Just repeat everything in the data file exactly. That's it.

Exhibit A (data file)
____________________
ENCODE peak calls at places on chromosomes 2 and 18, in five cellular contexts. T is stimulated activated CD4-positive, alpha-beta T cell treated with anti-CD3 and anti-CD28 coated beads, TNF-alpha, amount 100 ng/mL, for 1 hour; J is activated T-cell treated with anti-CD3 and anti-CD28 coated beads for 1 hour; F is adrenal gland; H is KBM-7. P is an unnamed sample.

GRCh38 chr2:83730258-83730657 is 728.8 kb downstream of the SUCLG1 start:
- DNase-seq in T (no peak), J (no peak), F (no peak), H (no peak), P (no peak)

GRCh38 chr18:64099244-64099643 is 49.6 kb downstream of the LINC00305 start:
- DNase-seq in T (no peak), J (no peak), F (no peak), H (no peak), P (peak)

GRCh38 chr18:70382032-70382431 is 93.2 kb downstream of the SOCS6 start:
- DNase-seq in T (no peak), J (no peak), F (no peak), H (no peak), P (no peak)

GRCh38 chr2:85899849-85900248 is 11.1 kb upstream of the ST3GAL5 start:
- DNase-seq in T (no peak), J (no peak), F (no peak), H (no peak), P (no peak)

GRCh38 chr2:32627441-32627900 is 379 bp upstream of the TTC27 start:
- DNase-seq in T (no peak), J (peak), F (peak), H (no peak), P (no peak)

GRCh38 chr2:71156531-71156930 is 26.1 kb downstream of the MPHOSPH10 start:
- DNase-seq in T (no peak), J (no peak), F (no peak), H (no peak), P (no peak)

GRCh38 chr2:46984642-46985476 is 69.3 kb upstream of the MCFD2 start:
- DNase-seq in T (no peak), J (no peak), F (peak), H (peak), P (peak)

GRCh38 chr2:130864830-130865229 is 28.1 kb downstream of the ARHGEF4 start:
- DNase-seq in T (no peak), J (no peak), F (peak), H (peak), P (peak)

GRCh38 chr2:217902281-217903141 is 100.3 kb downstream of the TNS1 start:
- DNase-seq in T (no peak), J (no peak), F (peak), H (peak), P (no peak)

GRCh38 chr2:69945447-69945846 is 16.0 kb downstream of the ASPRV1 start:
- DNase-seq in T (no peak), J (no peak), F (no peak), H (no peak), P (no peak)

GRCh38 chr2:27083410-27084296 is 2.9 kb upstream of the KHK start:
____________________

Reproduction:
ENCODE peak calls at places on chromosomes 2 and 18, in five cellular contexts. T is stimulated activated CD4-positive, alpha-beta T cell treated with anti-CD3 and anti-CD28 coated beads, TNF-alpha, amount 100 ng/mL, for 1 hour; J is activated T-cell treated with anti-CD3 and anti-CD28 coated beads for 1 hour; F is adrenal gland; H is KBM-7. P is an unnamed sample.

GRCh38 chr2:83730258-83730657 is 728.8 kb downstream of the SUCLG1 start:
- DNase-seq in T (no peak), J (no peak), F (no peak), H (no peak), P (no peak)

GRCh38 chr18:64099244-64099643 is 49.6 kb downstream of the LINC00305 start:
- DNase-seq in T (no peak), J (no peak), F (no peak), H (no peak), P (peak)

GRCh38 chr18:70382032-70382431 is 93.2 kb downstream of the SOCS6 start:
- DNase-seq in T (no peak), J (no peak), F (no peak), H (no peak), P (no peak)

GRCh38 chr2:85899849-85900248 is 11.1 kb upstream of the ST3GAL5 start:
- DNase-seq in T (no peak), J (no peak), F (no peak), H (no peak), P (no peak)

GRCh38 chr2:32627441-32627900 is 379 bp upstream of the TTC27 start:
- DNase-seq in T (no peak), J (peak), F (peak), H (no peak), P (no peak)

GRCh38 chr2:71156531-71156930 is 26.1 kb downstream of the MPHOSPH10 start:
- DNase-seq in T (no peak), J (no peak), F (no peak), H (no peak), P (no peak)

GRCh38 chr2:46984642-46985476 is 69.3 kb upstream of the MCFD2 start:
- DNase-seq in T (no peak), J (no peak), F (peak), H (peak), P (peak)

GRCh38 chr2:130864830-130865229 is 28.1 kb downstream of the ARHGEF4 start:
- DNase-seq in T (no peak), J (no peak), F (peak), H (peak), P (peak)

GRCh38 chr2:217902281-217903141 is 100.3 kb downstream of the TNS1 start:
- DNase-seq in T (no peak), J (no peak), F (peak), H (peak), P (no peak)

GRCh38 chr2:69945447-69945846 is 16.0 kb downstream of the ASPRV1 start:
- DNase-seq in T (no peak), J (no peak), F (no peak), H (no peak), P (no peak)

GRCh38 chr2:27083410-27084296 is 2.9 kb upstream of the KHK start: